Students are challenged to evaluate whether culture and science agree by comparing Evidence that you can see, feel, or experience based on what you observe around you. place-based evidence of climate change against current climate change scientific research. They will develop and test their own hypothesis to determine climate change is real and what future trends might mean for the environment and people of all cultures.

In addition to helping students uncover the facts about climate change, the G-WOW curriculum encourages critical thinking skills to integrate and evaluate place-based and scientific evidence, increases understanding of Ojibwe culture, and encourages students to be active citizens in addressing this issue.
The G-WOW curriculumn is based on the following climate change literacy principles:
  • Climate change is real.
  • Human’s contribute to climate change.
  • Weather and climate are different.
  • Climate affects culture.
  • We can make a difference.

The G-WOW curriculum elements (in blue) incorporate scientific method elements while integrating place-based and scientific evidence. The G-WOW curriculum adds “Taking Action” on knowledge gained through service learning projects.

The G-WOW curriculum is organized into four seasonal units corresponding to these traditional Ojibwe lifeways: maple sugaring and birch bark harvesting (spring), fishing (summer), wild rice harvesting (fall), and respecting our culture (winter). Each of these traditional practices depends on the sustainability of a key plant or animal species.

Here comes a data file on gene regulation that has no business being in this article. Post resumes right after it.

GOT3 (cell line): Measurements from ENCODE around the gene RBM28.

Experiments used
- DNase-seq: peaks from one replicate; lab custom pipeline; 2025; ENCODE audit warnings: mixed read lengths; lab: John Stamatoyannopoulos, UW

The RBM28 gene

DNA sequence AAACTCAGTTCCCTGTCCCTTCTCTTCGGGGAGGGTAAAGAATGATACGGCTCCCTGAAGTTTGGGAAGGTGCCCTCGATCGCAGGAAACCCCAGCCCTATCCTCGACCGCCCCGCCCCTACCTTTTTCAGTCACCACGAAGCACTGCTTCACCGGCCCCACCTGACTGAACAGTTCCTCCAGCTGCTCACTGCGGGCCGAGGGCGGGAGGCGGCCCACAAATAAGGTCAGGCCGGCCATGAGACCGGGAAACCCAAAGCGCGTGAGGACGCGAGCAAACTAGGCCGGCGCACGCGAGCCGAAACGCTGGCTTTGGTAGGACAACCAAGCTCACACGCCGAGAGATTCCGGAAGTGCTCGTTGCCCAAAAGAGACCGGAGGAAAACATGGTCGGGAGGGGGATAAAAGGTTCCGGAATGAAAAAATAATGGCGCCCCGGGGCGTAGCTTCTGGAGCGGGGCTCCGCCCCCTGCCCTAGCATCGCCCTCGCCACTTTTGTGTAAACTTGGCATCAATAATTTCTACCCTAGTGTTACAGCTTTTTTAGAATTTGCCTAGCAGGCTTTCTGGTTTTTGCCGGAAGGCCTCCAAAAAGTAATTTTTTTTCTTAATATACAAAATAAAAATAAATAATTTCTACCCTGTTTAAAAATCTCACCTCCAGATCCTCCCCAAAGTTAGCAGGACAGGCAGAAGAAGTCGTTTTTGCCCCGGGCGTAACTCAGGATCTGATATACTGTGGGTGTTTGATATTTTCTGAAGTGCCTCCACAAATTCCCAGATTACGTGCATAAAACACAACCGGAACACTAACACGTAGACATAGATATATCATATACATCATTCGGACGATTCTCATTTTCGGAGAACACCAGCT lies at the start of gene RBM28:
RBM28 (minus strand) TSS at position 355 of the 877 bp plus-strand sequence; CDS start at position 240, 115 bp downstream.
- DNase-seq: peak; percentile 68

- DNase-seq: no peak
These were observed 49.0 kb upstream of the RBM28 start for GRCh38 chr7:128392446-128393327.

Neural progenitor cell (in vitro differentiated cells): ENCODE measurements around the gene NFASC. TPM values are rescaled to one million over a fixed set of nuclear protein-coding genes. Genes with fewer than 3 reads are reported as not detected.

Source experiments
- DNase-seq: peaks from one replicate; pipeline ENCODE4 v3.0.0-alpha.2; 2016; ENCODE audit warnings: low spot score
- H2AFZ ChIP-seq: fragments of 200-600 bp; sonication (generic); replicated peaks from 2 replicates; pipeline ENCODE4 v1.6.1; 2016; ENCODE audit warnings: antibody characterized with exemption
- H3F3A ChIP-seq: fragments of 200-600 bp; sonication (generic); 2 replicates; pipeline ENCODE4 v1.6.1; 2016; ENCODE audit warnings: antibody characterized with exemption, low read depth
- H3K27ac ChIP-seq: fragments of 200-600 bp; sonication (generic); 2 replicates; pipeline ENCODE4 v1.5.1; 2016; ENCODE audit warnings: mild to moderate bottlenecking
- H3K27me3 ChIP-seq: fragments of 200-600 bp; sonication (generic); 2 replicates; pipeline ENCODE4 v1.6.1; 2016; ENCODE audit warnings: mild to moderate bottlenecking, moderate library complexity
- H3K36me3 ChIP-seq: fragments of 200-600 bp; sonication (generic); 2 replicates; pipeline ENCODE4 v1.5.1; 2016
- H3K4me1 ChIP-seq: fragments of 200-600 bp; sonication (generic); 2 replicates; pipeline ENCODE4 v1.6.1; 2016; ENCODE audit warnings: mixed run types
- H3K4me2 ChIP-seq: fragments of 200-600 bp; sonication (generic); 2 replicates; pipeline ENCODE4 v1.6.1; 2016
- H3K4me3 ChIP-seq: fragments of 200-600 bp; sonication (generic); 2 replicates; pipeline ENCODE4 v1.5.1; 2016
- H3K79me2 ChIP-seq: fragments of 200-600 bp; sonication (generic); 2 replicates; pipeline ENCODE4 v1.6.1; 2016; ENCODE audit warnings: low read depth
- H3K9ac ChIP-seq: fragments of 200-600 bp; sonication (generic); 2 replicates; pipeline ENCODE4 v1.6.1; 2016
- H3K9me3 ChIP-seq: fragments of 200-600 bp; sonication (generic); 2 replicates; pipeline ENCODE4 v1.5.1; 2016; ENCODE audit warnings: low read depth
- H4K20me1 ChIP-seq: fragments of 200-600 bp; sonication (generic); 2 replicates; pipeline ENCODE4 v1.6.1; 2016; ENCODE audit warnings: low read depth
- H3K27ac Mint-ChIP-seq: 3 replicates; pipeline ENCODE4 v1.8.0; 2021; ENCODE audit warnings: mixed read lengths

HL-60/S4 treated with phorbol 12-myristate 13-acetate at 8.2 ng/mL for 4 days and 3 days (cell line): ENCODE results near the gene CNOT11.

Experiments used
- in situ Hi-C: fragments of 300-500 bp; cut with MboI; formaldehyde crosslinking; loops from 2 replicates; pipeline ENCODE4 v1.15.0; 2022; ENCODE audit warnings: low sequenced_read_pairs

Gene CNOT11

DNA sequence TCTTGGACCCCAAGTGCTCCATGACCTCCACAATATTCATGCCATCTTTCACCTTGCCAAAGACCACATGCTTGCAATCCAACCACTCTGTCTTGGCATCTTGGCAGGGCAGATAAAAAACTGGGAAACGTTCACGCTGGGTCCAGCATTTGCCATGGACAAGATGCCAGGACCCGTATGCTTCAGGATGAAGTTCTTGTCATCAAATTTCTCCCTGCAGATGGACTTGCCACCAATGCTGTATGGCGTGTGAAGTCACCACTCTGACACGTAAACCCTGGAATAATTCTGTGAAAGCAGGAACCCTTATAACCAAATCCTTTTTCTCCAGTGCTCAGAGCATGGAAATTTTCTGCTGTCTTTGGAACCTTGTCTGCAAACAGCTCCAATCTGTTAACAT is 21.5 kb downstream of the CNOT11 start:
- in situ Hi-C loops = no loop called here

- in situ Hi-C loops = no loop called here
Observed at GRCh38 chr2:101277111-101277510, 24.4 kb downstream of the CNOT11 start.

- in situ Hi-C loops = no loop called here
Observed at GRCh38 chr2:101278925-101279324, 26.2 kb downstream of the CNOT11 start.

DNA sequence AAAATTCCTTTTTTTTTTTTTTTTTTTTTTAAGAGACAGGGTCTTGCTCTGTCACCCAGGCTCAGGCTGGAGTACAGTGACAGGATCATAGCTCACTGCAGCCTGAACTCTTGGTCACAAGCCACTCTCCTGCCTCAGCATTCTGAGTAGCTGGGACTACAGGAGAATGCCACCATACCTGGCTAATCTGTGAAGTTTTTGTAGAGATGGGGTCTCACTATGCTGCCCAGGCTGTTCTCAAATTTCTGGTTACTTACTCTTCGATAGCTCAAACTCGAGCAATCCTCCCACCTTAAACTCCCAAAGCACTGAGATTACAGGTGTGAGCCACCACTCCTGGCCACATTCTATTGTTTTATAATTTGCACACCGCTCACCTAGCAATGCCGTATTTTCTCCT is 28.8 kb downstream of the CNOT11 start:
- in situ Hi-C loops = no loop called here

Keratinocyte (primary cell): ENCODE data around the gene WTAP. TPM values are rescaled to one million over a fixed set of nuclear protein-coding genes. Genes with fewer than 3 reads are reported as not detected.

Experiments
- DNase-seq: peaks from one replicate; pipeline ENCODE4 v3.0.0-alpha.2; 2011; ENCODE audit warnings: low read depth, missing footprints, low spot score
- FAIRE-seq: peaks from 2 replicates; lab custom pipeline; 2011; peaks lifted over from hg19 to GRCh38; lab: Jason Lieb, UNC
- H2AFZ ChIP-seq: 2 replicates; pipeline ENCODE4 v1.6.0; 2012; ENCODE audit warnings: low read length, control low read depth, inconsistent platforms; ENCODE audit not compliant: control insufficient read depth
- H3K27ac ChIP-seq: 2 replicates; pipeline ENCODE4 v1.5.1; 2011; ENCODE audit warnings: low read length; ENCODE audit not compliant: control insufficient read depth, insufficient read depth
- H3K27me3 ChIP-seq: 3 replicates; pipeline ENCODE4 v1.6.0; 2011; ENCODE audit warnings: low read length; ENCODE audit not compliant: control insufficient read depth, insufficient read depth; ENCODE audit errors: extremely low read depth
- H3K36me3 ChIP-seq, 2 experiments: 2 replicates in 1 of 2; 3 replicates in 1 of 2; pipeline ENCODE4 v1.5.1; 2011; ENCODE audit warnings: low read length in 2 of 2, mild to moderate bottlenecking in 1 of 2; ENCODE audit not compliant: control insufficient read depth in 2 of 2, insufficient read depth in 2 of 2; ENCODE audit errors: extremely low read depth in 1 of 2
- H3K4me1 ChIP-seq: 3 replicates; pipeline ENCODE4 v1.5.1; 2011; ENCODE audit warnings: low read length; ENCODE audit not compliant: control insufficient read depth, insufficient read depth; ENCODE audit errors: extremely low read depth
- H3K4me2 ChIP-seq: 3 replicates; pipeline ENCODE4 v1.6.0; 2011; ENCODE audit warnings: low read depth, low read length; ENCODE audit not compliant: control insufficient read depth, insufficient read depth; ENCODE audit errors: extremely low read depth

Understanding the impact of climate change on culture requires understanding how climate change may impact the key species the cultural practice depends on. 

Each unit is designed to stand alone as a separate curriculum, although additional units will build the students’ climate change literacy, and broader understanding of climate change science and cultural perspectives. 

Each guides students through the four sequential learning activities, corresponding to the major icons within the G-WOW logo. The “Ojibwe Lifeways” and “Investigate the Science” sections build climate change literacy. The “What Can We Do” and “Talking Circle” sections guide students to act on that knowledge, develop a climate change service learning project, and share their experiences with others. 

The G-WOW curriculum features “menus” of experiential and classroom learning options. This gives teachers and/or students opportunities to customize their learning experiences through field experiences, web-based investigations, and imbedded media and other resources contained within the G-WOW website unit. Definitions for technical or unfamiliar words highlighted in yellow will open when the cursor is placed over them. Activity Guides are worksheets that pose critical questions in order to achieve the unit’s learning objectives. 

Teachers should plan one 30-minute session for each Activity Guide, plus additional research time in between. Additional time will be needed for students to develop and complete a service learning project; and share their results.

The curriculum is accessed by moving the cursor over the OJIBWE LIFEWAYS icon in the G-WOW logo. Smaller icons, representing the key species associated with a seasonal cultural “lifeway” will be displayed. Seasonal units are opened by clicking on these icons.

The seasonal units within the Ojibwe Lifeways include: